We have also kept a sharp eye on the new litigation strategy that Oracle appears to be carefully honing against its licensees. We first wrote of this phenomenon in August and then gave an update in November on the latest details involving Oracle's shifting strategy. As we have successfully made litigation avoidance one of our core founding principles, and because this should be of interest to all Oracle licensees, we will continue to keep you apprised of any changes in this arena.
Additionally, we have spent the past year spreading our knowledge through consistent publishing and also participated in two webinars and a podcast. From two publications in legal and tech journals to composing almost 20 blog posts, our goal is to keep you informed with current and helpful content. As a quick recap, our past year's publications can be found here:
Ipsos Group, a multinational market research and consulting firm, recently shared that, while the past year was full of ups and downs, the general consensus is that 2022 will a better year. We concur.
And, as many of the changes that appeared to be temporary in mid-2020 now appear to be here to stay, we speculate that we will continue to see and experience a multitude of positive changes and necessary evolutions. And that can only be a good thing for consumers of legal services. In analyzing various types of “Client-Led Change,” Lawyer Monthly's article "5 Legal Trends to Look Out for in 2022" had some interesting stats regarding the future:
According to the latest Clio legal trends report, only 23% of consumers were open to working with a lawyer remotely in 2018. However, Clio’s report reveals that 79% of consumers now see the ability to meet with a lawyer remotely as a key factor in deciding who to work with. 58% of people said they wanted the option to have a consultation via a video call.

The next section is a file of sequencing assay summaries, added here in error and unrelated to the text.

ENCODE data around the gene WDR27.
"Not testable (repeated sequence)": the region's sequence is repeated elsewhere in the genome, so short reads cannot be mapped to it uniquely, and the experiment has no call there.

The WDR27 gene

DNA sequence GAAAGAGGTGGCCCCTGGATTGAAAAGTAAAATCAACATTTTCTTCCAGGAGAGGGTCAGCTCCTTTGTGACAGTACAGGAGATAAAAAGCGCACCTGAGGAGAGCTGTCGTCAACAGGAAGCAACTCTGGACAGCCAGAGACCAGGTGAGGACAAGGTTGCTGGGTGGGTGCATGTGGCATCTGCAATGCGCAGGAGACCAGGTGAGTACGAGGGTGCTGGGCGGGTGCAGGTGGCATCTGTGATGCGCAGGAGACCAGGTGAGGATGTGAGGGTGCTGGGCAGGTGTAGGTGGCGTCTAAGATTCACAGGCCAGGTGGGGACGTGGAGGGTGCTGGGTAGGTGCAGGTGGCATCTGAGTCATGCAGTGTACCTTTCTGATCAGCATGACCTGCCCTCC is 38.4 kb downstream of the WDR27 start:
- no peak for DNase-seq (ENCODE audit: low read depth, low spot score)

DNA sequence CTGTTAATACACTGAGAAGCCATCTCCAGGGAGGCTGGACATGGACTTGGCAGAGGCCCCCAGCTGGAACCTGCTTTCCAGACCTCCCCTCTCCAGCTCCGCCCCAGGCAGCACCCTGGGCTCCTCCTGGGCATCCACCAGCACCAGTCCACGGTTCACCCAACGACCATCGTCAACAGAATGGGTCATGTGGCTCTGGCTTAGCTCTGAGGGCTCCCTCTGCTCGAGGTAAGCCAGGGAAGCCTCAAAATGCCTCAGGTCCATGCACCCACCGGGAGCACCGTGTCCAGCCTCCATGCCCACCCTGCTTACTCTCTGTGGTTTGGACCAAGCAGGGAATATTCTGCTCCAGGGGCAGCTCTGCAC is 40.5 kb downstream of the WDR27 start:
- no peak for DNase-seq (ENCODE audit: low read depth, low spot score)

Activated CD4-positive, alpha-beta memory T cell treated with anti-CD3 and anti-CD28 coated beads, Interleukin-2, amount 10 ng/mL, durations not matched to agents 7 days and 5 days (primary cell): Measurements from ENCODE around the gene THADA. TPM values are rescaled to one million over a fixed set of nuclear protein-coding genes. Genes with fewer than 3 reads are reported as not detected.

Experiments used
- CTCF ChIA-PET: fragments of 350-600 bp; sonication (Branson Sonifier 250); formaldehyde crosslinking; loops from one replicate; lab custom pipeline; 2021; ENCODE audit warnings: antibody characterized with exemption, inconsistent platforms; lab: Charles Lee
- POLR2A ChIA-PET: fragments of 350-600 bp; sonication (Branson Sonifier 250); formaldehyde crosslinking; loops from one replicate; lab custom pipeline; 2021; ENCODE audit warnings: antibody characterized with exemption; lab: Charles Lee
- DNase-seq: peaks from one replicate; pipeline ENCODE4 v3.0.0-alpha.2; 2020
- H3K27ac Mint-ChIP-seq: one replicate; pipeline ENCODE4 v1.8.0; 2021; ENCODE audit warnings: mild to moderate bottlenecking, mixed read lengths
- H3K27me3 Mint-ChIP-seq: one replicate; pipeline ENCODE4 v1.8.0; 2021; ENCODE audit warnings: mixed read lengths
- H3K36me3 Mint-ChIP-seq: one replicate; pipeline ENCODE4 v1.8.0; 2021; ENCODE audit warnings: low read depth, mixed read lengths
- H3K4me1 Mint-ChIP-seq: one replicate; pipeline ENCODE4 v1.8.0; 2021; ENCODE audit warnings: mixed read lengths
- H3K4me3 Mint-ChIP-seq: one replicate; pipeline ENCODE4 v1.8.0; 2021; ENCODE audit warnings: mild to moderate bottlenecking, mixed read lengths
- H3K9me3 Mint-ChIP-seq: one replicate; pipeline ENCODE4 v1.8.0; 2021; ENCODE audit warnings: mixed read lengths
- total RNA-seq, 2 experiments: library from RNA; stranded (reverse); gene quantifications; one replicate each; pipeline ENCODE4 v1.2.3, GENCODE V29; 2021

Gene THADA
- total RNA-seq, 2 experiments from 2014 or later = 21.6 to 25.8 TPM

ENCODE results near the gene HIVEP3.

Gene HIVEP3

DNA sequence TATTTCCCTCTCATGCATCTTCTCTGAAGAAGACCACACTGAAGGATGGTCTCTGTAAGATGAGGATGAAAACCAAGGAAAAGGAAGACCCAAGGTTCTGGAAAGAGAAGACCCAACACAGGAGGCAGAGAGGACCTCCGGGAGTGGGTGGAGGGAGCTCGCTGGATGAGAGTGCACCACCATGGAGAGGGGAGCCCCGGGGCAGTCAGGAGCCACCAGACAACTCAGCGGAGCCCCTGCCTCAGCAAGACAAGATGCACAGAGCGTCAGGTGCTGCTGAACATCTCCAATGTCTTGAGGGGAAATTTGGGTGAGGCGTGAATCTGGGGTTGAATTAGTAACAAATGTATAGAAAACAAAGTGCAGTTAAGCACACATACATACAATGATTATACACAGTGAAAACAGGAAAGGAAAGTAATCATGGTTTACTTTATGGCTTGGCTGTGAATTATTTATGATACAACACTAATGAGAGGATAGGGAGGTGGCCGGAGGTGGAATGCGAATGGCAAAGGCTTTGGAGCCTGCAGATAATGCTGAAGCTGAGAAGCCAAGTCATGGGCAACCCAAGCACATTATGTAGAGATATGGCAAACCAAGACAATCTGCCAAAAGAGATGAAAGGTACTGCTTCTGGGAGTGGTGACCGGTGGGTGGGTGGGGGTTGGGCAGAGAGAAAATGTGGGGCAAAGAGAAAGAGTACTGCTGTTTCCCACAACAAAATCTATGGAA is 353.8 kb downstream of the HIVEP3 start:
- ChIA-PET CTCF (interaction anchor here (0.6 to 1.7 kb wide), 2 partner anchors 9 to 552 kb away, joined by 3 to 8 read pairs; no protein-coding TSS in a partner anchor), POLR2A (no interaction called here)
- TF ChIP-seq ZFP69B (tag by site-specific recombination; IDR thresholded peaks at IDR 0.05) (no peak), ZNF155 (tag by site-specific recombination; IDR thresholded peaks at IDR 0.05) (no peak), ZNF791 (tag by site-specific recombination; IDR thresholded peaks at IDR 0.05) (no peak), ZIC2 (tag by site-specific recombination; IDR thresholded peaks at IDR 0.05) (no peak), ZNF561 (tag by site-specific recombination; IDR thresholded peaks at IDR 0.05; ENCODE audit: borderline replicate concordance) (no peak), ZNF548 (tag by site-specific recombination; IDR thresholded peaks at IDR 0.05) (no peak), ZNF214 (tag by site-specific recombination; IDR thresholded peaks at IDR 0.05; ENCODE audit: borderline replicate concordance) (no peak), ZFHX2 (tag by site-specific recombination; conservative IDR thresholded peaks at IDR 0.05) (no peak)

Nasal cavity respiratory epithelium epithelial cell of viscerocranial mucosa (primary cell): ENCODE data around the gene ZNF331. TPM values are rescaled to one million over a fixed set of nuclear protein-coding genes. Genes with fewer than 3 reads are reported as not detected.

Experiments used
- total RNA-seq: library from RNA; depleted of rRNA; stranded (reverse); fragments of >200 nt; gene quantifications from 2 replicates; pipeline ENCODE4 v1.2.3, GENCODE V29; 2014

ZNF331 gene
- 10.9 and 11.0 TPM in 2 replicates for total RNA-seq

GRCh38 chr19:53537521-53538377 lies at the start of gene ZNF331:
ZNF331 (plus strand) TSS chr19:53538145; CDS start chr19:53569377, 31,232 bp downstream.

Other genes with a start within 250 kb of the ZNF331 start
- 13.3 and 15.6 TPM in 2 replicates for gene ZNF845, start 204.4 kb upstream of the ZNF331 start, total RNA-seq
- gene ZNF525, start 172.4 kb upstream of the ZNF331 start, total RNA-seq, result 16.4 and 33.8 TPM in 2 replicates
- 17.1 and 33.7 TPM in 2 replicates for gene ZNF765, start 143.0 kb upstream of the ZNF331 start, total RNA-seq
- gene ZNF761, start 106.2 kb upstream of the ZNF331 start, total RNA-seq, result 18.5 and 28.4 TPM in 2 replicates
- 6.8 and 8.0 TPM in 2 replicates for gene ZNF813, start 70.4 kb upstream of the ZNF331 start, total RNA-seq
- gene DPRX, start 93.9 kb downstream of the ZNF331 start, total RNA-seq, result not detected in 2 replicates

Figures like these shine light on a hopeful trend whereby companies are putting their clients' needs first and foremost. Gone are the days when clients were expected to appreciatively bask in the opulence of lavish law offices and unnecessary amenities (that, perversely, clients were paying for). Good riddance. The future of the legal industry is about clients, not their lawyers.
This year and in years to come, we anticipate a rising wave of unbundled law firms that, like Beeman & Muchmore, offer targeted services pursuant to a clean and efficient delivery model. This will necessarily hasten the diminution of wasteful litigation that serves little purpose other than enriching lawyers. A future that yields better-served clients with more time and resources to focus on their respective businesses is a future that we are, and will continue to be, proud to be a part of.
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We begin this new year with the same optimistic words which launched our firm back in June of 2020: “The Best is Yet to Come." We look forward to seeing you in an abundant 2022!
Published on 1/17/2022